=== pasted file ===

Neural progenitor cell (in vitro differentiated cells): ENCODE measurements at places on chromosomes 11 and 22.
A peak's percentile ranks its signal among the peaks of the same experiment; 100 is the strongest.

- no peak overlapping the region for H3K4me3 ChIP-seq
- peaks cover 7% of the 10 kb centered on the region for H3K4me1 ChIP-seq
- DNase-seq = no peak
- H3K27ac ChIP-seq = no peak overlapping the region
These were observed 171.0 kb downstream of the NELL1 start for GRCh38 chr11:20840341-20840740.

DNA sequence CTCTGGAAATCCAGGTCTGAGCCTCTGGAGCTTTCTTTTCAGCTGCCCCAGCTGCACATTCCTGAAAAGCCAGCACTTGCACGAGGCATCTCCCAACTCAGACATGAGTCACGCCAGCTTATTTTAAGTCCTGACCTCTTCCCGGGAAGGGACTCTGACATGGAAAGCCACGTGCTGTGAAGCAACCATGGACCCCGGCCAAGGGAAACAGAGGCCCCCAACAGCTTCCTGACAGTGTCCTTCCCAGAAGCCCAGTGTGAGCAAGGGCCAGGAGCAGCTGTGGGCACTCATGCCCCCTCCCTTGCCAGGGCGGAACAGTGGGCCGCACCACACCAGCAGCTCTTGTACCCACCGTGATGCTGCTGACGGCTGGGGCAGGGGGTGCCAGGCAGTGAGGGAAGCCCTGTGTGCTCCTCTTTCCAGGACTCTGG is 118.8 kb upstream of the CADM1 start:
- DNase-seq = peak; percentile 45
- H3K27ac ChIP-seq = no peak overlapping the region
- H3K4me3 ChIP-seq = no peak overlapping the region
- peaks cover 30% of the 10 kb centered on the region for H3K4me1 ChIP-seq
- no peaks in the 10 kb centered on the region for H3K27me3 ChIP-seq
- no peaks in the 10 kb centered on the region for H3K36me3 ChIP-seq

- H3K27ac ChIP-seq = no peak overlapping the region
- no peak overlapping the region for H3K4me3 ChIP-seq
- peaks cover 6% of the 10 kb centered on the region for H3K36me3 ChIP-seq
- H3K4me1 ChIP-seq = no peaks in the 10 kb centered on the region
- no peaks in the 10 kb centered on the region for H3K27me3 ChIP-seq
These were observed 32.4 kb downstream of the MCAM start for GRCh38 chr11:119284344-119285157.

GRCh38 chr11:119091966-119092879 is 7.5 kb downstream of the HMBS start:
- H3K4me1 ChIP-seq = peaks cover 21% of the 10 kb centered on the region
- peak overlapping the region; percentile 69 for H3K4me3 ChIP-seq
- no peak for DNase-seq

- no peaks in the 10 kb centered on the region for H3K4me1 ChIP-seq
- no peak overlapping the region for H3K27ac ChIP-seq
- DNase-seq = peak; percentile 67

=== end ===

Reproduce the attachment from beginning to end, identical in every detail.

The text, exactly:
Neural progenitor cell (in vitro differentiated cells): ENCODE measurements at places on chromosomes 11 and 22.
A peak's percentile ranks its signal among the peaks of the same experiment; 100 is the strongest.

- no peak overlapping the region for H3K4me3 ChIP-seq
- peaks cover 7% of the 10 kb centered on the region for H3K4me1 ChIP-seq
- DNase-seq = no peak
- H3K27ac ChIP-seq = no peak overlapping the region
These were observed 171.0 kb downstream of the NELL1 start for GRCh38 chr11:20840341-20840740.

DNA sequence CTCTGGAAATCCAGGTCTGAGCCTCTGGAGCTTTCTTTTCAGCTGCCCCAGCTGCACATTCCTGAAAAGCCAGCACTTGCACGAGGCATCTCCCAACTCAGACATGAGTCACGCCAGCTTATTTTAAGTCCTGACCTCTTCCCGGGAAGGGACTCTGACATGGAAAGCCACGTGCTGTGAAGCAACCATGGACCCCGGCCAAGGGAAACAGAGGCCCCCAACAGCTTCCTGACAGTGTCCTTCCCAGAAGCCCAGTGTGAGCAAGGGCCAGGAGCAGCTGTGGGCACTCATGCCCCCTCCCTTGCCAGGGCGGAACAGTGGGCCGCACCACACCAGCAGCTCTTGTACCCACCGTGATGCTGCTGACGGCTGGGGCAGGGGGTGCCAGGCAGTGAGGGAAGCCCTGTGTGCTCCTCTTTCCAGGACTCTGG is 118.8 kb upstream of the CADM1 start:
- DNase-seq = peak; percentile 45
- H3K27ac ChIP-seq = no peak overlapping the region
- H3K4me3 ChIP-seq = no peak overlapping the region
- peaks cover 30% of the 10 kb centered on the region for H3K4me1 ChIP-seq
- no peaks in the 10 kb centered on the region for H3K27me3 ChIP-seq
- no peaks in the 10 kb centered on the region for H3K36me3 ChIP-seq

- H3K27ac ChIP-seq = no peak overlapping the region
- no peak overlapping the region for H3K4me3 ChIP-seq
- peaks cover 6% of the 10 kb centered on the region for H3K36me3 ChIP-seq
- H3K4me1 ChIP-seq = no peaks in the 10 kb centered on the region
- no peaks in the 10 kb centered on the region for H3K27me3 ChIP-seq
These were observed 32.4 kb downstream of the MCAM start for GRCh38 chr11:119284344-119285157.

GRCh38 chr11:119091966-119092879 is 7.5 kb downstream of the HMBS start:
- H3K4me1 ChIP-seq = peaks cover 21% of the 10 kb centered on the region
- peak overlapping the region; percentile 69 for H3K4me3 ChIP-seq
- no peak for DNase-seq

- no peaks in the 10 kb centered on the region for H3K4me1 ChIP-seq
- no peak overlapping the region for H3K27ac ChIP-seq
- DNase-seq = peak; percentile 67